One in six 18-24-year-olds are 'Neets'

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The Independent Online

Over one in six 18-to-24-year-olds are not in school, college or work, official figures showed today.

In total, 837,000 youngsters in this age group (17.6%) were classed as so-called "Neets" - not in employment, education or training - in the first quarter of this year, up from 825,000 for the same period last year.



The Government statistics reveal that almost a million 16-24-year-olds are Neet.



Some 927,000 fell into the category in the first quarter of this year - up from 895,000 in the final quarter of last year. Compared to the first quarter of 2009, the number of Neets has fallen by 6,000.



The numbers of 16-24-year-old Neets hit a record high in the third quarter of last year when they topped a million for the first time.



The figures also reveal that the proportion of 16-18-year-olds that are Neet has fallen slightly to 195,000 from 222,000 in the first quarter of 2009. This still means that one in ten (10.1%) youngsters of this age fall into the Neet category.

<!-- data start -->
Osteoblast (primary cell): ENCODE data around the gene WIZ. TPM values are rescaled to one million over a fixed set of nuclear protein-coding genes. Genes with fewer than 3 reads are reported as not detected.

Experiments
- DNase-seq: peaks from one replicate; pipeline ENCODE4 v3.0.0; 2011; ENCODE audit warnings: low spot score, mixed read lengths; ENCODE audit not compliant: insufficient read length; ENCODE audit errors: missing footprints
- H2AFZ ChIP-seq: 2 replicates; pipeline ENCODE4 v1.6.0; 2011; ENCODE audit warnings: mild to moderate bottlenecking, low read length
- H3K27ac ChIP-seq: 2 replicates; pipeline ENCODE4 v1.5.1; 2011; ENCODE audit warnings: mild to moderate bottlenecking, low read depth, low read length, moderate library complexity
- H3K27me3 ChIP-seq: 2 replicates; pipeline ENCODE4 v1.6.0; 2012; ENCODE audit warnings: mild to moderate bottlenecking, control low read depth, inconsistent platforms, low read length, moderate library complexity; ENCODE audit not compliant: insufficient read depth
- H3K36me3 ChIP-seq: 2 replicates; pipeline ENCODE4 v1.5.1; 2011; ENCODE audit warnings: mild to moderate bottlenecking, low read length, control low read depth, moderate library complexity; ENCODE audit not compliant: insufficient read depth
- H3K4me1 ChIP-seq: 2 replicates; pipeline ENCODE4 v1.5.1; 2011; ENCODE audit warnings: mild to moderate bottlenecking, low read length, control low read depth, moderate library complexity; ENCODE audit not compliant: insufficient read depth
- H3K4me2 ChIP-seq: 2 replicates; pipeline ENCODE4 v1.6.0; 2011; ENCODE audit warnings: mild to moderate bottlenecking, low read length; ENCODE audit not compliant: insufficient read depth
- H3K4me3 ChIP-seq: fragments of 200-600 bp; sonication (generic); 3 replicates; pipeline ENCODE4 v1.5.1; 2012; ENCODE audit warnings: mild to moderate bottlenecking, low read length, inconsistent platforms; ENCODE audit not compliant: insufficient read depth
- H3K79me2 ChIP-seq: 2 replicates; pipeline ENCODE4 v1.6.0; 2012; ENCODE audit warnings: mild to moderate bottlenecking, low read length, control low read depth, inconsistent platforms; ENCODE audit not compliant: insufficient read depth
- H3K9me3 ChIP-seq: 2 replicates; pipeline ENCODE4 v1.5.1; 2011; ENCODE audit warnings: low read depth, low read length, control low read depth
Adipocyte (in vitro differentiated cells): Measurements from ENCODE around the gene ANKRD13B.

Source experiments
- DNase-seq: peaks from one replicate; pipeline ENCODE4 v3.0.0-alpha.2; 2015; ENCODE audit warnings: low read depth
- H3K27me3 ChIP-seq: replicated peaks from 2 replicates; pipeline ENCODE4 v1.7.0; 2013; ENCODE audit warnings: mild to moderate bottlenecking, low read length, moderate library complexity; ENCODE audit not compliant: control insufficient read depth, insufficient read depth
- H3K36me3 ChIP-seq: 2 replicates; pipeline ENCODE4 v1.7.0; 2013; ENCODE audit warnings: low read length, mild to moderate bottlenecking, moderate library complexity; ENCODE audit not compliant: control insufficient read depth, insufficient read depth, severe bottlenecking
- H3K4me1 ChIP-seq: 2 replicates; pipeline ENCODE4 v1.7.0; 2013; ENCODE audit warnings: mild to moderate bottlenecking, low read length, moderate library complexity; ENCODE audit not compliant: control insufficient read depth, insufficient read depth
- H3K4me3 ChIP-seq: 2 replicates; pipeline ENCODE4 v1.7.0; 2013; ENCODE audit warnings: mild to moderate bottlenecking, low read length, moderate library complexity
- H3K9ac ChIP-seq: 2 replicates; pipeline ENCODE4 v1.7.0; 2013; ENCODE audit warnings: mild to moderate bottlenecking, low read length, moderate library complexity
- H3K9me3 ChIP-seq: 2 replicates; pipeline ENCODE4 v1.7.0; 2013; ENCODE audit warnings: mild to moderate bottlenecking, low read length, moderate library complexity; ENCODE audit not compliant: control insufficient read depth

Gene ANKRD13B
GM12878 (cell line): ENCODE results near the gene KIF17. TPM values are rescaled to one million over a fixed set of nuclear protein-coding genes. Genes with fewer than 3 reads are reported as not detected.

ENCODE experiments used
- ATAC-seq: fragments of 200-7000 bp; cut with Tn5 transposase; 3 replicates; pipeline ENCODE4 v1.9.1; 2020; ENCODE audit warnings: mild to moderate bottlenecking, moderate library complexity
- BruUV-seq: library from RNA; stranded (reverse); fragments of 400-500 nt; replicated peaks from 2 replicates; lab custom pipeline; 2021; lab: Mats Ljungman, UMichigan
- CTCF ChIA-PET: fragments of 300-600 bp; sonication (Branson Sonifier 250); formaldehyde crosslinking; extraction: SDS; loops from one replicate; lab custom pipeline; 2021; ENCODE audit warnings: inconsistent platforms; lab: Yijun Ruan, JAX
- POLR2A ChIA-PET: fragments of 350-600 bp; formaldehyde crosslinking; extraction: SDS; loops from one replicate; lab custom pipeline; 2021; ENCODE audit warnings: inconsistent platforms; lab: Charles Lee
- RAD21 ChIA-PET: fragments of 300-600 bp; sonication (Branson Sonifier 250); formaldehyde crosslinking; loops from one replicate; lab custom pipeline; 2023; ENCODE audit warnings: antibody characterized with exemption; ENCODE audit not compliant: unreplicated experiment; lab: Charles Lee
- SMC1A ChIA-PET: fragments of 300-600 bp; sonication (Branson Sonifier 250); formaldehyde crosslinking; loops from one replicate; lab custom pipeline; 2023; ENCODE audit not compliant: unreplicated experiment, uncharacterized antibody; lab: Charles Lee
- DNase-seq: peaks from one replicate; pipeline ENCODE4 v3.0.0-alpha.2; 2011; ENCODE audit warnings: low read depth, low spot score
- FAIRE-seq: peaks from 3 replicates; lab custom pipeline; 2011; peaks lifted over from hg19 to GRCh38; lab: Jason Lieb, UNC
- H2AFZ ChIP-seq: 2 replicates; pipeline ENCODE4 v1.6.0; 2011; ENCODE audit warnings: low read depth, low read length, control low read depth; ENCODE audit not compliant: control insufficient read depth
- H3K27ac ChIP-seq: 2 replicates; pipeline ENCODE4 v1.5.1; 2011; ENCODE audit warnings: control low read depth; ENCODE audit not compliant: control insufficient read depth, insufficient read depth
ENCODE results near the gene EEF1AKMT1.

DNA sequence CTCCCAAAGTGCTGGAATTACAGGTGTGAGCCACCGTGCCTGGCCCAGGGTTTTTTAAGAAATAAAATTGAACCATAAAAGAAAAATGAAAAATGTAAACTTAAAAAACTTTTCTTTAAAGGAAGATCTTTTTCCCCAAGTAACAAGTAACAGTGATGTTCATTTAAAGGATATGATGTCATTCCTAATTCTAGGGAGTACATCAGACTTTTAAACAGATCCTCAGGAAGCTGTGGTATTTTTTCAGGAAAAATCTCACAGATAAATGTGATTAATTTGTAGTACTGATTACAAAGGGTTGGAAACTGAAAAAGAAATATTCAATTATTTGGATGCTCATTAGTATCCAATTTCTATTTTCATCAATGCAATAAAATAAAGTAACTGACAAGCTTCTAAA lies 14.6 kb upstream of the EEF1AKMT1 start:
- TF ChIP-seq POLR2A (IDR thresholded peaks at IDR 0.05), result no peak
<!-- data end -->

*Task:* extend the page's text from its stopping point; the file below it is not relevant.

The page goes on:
Young people are still facing heavy pressure on jobs and education due to the recession and a squeeze on university places.



Youth unemployment among 18-24-year-olds hit 734,000 during the first three months of this year, up 9,000 on the previous quarter.



And with a record 570,000 people applying to start degree courses in the autumn by the end of January alone, hundreds of thousands of would-be students are at risk of missing out on a place.



A spokesman for The Prince's Trust said: "Too many young people are still facing the devastating aftermath of the recession. One in six 18-to-24-year-olds are now not in employment, education or training, which is a huge waste of talent and potential at a time when Britain needs both.



"All too often unemployed young people face a downward spiral towards a loss of self-confidence, or even crime, homelessness and drug-use. If we fail to help them into work, all of us will feel the impact."

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